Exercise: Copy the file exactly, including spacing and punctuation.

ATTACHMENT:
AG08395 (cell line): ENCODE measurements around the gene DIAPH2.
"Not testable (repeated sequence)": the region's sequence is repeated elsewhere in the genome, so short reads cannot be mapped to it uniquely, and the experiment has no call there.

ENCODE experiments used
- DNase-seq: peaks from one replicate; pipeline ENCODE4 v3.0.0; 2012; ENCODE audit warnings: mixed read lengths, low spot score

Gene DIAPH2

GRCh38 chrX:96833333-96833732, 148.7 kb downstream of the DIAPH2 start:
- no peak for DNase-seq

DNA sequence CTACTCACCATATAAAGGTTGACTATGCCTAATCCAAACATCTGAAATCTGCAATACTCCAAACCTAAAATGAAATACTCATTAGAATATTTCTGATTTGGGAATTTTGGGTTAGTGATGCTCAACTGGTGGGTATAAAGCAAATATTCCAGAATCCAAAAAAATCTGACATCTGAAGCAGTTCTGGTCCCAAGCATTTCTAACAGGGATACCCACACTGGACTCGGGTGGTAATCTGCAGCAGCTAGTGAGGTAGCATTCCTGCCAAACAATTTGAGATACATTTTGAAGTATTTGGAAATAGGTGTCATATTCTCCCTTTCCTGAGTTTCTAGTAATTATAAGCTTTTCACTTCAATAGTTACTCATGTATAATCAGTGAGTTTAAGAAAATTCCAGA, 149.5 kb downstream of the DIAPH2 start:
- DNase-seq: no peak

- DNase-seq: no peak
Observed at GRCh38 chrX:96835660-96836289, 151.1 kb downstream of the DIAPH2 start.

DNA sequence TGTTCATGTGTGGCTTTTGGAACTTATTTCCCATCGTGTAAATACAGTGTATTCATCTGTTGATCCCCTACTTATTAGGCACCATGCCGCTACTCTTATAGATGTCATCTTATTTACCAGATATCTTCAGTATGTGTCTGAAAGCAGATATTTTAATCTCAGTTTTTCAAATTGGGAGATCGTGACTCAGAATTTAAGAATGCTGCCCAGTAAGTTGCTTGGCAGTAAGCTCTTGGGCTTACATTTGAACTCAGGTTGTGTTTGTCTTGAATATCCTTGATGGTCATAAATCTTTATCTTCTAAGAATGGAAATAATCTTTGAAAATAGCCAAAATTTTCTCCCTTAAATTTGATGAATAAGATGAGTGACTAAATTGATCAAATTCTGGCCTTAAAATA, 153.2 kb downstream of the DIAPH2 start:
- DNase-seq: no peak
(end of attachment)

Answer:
AG08395 (cell line): ENCODE measurements around the gene DIAPH2.
"Not testable (repeated sequence)": the region's sequence is repeated elsewhere in the genome, so short reads cannot be mapped to it uniquely, and the experiment has no call there.

ENCODE experiments used
- DNase-seq: peaks from one replicate; pipeline ENCODE4 v3.0.0; 2012; ENCODE audit warnings: mixed read lengths, low spot score

Gene DIAPH2

GRCh38 chrX:96833333-96833732, 148.7 kb downstream of the DIAPH2 start:
- no peak for DNase-seq

DNA sequence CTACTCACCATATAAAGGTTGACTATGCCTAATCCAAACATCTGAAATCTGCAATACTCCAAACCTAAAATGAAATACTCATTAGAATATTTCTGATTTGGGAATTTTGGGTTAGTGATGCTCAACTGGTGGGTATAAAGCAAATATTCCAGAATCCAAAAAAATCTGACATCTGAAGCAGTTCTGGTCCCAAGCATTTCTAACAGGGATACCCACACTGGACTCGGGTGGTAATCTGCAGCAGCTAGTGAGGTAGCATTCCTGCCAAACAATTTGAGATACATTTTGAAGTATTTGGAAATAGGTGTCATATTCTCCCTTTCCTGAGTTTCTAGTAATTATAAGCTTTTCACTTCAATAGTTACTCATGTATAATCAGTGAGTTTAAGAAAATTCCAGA, 149.5 kb downstream of the DIAPH2 start:
- DNase-seq: no peak

- DNase-seq: no peak
Observed at GRCh38 chrX:96835660-96836289, 151.1 kb downstream of the DIAPH2 start.

DNA sequence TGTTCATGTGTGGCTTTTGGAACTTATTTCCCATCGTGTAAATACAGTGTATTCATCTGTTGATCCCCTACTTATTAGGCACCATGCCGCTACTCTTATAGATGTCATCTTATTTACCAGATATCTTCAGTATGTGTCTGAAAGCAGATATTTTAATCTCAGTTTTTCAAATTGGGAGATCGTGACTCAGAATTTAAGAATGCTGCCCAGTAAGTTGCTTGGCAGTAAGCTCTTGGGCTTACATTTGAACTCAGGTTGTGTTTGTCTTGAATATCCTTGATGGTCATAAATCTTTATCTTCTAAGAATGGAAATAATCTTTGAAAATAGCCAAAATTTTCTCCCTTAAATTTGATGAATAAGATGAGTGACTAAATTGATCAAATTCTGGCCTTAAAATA, 153.2 kb downstream of the DIAPH2 start:
- DNase-seq: no peak